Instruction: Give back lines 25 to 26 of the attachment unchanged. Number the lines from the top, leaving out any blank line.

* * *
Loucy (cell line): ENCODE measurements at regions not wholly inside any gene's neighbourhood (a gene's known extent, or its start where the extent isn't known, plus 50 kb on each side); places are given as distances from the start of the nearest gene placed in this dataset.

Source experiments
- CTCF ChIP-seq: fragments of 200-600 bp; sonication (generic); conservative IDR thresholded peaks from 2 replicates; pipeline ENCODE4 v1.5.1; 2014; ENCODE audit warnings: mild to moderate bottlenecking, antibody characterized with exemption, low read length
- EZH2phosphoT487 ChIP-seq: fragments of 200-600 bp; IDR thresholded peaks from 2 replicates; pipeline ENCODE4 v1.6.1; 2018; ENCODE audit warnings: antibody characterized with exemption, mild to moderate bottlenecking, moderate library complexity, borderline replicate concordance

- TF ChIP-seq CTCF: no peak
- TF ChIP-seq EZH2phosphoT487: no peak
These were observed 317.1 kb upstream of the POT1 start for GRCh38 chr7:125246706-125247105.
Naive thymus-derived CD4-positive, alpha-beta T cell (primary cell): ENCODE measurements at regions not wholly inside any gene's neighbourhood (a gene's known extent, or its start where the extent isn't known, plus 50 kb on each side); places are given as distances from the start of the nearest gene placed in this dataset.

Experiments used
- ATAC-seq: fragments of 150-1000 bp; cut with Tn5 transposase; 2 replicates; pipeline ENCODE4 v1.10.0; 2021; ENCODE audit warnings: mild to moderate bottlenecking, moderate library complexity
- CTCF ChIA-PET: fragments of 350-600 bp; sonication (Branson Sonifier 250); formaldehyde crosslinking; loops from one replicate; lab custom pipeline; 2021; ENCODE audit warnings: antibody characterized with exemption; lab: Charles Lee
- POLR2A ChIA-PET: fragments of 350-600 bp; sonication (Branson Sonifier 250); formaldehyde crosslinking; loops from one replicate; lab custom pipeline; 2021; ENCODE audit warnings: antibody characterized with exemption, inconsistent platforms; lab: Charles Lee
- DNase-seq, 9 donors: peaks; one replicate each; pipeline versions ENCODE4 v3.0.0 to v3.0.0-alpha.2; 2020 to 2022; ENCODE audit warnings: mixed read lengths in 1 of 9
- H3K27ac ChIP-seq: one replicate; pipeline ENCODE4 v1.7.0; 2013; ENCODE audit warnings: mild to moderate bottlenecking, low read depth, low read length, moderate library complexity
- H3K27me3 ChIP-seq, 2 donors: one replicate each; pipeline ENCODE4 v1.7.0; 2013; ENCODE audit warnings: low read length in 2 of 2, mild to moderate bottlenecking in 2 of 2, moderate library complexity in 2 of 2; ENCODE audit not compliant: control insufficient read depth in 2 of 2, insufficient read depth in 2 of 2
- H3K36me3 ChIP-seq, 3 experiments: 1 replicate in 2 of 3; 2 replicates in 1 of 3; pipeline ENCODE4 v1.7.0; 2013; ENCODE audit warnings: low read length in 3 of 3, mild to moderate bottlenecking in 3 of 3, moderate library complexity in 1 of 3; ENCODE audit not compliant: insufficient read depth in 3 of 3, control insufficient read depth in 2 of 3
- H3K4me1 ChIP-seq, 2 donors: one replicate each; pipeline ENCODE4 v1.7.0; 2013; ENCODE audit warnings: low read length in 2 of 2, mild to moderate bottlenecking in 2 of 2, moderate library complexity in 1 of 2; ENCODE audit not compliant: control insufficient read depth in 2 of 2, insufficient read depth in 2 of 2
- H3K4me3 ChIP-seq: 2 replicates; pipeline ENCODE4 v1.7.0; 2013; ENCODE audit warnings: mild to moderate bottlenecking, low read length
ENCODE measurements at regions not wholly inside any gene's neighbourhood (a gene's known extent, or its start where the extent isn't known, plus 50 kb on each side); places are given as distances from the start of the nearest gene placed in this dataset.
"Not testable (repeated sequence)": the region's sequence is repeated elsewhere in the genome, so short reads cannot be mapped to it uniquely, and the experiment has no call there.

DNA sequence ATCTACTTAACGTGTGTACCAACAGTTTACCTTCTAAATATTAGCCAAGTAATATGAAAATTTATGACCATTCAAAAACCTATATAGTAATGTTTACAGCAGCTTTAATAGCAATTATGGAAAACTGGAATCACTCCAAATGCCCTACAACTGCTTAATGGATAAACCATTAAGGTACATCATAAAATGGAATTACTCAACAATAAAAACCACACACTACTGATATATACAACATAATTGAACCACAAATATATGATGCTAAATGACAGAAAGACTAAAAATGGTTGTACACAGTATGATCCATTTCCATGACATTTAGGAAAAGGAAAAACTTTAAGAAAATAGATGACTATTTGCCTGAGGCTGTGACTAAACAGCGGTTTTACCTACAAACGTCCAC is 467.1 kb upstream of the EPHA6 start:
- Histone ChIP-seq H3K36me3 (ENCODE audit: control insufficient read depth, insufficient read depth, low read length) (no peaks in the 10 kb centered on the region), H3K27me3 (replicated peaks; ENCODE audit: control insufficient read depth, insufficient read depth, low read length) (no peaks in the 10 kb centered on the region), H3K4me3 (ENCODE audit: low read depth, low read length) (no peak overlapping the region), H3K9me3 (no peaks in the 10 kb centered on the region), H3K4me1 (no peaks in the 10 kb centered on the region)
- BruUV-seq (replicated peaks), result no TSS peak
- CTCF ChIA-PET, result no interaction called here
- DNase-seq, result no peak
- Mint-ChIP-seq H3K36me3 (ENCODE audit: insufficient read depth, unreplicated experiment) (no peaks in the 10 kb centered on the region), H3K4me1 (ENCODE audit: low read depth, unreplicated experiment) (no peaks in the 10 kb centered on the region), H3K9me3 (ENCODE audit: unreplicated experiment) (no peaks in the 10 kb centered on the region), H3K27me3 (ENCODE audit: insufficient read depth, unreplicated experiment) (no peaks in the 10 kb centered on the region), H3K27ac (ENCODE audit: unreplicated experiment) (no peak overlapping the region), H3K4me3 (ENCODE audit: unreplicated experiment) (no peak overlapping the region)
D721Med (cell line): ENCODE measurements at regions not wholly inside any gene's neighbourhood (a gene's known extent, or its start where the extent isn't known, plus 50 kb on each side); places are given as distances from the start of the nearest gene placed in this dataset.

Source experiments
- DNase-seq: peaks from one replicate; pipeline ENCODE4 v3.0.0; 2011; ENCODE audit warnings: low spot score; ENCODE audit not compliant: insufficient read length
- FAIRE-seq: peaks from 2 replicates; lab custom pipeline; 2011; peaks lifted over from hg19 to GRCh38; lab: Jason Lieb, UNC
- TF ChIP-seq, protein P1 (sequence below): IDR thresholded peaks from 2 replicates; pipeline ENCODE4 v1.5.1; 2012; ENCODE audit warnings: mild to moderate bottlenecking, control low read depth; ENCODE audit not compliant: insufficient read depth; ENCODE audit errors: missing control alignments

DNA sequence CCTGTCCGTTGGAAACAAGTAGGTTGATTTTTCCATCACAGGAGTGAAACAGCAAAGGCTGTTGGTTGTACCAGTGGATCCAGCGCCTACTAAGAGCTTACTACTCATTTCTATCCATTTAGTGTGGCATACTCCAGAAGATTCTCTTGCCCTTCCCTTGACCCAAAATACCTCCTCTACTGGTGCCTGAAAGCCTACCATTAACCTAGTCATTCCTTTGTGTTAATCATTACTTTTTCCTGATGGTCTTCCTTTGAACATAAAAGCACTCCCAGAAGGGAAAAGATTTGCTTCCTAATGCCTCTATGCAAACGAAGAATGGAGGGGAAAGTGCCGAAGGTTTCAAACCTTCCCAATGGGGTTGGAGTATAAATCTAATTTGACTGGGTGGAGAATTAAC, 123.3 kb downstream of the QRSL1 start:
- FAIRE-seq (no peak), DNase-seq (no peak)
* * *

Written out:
- DNase-seq, result no peak
- Mint-ChIP-seq H3K36me3 (ENCODE audit: insufficient read depth, unreplicated experiment) (no peaks in the 10 kb centered on the region), H3K4me1 (ENCODE audit: low read depth, unreplicated experiment) (no peaks in the 10 kb centered on the region), H3K9me3 (ENCODE audit: unreplicated experiment) (no peaks in the 10 kb centered on the region), H3K27me3 (ENCODE audit: insufficient read depth, unreplicated experiment) (no peaks in the 10 kb centered on the region), H3K27ac (ENCODE audit: unreplicated experiment) (no peak overlapping the region), H3K4me3 (ENCODE audit: unreplicated experiment) (no peak overlapping the region)